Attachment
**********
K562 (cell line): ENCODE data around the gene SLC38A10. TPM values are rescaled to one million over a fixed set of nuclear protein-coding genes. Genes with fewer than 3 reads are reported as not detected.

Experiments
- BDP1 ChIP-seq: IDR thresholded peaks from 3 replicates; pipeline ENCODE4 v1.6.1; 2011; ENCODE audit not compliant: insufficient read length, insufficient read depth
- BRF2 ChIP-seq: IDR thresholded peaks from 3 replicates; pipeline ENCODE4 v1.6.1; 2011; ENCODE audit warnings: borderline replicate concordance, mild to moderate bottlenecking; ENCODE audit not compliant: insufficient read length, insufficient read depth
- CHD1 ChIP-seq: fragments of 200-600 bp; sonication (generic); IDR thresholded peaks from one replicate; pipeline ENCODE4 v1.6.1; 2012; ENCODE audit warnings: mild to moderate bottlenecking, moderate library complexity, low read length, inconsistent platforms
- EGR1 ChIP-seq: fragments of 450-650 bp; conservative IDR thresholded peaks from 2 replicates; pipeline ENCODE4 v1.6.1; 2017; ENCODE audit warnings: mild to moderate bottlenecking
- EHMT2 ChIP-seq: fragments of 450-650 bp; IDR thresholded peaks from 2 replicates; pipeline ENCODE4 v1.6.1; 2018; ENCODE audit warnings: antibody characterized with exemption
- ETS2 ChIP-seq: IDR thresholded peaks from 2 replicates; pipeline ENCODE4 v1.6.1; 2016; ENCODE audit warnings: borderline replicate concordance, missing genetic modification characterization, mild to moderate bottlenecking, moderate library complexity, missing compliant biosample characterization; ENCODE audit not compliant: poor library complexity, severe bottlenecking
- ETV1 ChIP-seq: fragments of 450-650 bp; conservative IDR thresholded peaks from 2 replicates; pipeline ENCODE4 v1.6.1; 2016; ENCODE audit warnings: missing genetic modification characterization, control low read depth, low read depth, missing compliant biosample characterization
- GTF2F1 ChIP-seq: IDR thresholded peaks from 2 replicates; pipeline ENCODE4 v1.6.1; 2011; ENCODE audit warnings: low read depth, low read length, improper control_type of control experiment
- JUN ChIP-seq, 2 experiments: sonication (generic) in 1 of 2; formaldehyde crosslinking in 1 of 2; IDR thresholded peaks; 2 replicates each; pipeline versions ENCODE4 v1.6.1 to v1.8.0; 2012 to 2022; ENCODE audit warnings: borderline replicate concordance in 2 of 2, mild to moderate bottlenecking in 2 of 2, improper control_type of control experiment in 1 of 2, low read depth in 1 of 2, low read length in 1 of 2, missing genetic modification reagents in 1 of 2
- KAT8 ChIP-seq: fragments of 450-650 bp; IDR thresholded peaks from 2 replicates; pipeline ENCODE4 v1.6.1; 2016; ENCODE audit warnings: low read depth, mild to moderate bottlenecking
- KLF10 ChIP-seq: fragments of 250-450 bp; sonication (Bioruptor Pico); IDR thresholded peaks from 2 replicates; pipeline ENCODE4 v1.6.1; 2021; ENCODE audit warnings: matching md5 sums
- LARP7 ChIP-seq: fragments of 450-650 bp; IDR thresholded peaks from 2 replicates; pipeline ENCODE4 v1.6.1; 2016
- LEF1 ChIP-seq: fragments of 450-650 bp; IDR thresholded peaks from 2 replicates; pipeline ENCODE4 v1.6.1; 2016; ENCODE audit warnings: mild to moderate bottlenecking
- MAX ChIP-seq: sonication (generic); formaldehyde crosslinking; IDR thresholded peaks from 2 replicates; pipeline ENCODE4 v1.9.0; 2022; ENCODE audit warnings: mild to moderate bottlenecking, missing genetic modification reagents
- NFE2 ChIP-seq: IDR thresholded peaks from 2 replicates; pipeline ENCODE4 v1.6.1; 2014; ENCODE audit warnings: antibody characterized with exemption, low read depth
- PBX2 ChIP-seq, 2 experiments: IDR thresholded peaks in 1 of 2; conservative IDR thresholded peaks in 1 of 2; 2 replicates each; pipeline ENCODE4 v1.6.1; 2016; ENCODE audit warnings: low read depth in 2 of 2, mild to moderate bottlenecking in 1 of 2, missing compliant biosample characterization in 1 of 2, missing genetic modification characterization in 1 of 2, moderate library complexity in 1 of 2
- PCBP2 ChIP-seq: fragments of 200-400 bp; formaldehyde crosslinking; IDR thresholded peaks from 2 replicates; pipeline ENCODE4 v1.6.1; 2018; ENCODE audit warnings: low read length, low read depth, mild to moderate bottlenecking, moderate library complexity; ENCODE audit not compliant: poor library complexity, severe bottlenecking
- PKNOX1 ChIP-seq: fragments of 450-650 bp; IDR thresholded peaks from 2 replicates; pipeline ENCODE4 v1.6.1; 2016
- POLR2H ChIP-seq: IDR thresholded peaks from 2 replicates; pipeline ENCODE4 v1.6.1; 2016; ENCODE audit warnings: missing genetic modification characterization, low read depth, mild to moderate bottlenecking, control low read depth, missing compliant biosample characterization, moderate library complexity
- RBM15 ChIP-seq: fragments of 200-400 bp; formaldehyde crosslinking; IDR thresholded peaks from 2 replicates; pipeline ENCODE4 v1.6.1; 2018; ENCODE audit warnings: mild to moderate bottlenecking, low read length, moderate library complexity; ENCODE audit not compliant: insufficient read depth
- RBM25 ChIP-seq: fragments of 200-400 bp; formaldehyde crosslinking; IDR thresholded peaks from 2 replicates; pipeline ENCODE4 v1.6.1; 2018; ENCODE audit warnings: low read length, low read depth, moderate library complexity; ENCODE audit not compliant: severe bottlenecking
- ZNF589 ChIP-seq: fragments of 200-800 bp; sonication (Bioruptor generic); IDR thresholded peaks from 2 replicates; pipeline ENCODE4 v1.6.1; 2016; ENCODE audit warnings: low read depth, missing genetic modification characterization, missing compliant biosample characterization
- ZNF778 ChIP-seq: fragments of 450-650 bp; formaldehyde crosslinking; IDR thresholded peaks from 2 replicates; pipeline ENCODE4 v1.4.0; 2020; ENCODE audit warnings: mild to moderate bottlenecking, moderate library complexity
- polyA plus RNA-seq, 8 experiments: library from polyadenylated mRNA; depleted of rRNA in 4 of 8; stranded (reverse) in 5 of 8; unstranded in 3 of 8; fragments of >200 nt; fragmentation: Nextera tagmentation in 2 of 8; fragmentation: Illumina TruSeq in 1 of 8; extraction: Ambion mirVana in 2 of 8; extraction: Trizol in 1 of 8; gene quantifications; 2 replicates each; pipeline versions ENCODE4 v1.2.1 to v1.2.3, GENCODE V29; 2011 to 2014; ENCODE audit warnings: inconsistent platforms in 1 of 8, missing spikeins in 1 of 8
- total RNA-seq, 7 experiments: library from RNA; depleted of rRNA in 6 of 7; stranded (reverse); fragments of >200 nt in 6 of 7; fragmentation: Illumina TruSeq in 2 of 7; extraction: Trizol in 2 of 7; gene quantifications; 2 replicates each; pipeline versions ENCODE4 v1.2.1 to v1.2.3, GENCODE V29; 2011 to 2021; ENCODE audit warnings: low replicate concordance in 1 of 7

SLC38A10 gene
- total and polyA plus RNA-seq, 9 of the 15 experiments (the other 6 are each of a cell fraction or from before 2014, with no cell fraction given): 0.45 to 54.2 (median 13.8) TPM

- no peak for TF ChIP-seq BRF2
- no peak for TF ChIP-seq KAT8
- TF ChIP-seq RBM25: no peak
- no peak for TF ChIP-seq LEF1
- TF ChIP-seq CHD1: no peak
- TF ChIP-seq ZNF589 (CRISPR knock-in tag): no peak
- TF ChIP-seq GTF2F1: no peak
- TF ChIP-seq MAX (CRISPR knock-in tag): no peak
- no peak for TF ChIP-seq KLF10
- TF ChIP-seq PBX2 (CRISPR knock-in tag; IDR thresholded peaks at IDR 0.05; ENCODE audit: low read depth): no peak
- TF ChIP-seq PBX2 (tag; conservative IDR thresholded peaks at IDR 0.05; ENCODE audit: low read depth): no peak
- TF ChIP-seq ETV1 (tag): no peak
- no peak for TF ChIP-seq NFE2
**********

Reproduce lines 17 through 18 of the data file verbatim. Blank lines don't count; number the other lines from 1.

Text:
- NFE2 ChIP-seq: IDR thresholded peaks from 2 replicates; pipeline ENCODE4 v1.6.1; 2014; ENCODE audit warnings: antibody characterized with exemption, low read depth
- PBX2 ChIP-seq, 2 experiments: IDR thresholded peaks in 1 of 2; conservative IDR thresholded peaks in 1 of 2; 2 replicates each; pipeline ENCODE4 v1.6.1; 2016; ENCODE audit warnings: low read depth in 2 of 2, mild to moderate bottlenecking in 1 of 2, missing compliant biosample characterization in 1 of 2, missing genetic modification characterization in 1 of 2, moderate library complexity in 1 of 2